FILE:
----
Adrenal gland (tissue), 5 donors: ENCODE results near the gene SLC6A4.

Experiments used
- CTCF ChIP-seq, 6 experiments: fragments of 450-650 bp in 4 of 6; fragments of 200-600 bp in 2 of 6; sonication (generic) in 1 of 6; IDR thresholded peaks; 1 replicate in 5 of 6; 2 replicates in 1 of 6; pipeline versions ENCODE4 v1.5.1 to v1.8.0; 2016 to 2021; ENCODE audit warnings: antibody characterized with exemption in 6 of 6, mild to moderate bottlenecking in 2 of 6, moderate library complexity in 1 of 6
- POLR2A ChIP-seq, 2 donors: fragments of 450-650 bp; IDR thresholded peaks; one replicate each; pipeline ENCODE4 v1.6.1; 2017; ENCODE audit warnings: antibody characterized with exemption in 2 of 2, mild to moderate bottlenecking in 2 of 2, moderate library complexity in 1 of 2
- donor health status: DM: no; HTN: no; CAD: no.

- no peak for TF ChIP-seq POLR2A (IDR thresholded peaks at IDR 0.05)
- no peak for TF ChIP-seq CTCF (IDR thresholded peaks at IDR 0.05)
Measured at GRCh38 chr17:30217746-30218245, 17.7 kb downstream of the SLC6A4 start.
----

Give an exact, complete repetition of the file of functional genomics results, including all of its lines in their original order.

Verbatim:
Adrenal gland (tissue), 5 donors: ENCODE results near the gene SLC6A4.

Experiments used
- CTCF ChIP-seq, 6 experiments: fragments of 450-650 bp in 4 of 6; fragments of 200-600 bp in 2 of 6; sonication (generic) in 1 of 6; IDR thresholded peaks; 1 replicate in 5 of 6; 2 replicates in 1 of 6; pipeline versions ENCODE4 v1.5.1 to v1.8.0; 2016 to 2021; ENCODE audit warnings: antibody characterized with exemption in 6 of 6, mild to moderate bottlenecking in 2 of 6, moderate library complexity in 1 of 6
- POLR2A ChIP-seq, 2 donors: fragments of 450-650 bp; IDR thresholded peaks; one replicate each; pipeline ENCODE4 v1.6.1; 2017; ENCODE audit warnings: antibody characterized with exemption in 2 of 2, mild to moderate bottlenecking in 2 of 2, moderate library complexity in 1 of 2
- donor health status: DM: no; HTN: no; CAD: no.

- no peak for TF ChIP-seq POLR2A (IDR thresholded peaks at IDR 0.05)
- no peak for TF ChIP-seq CTCF (IDR thresholded peaks at IDR 0.05)
Measured at GRCh38 chr17:30217746-30218245, 17.7 kb downstream of the SLC6A4 start.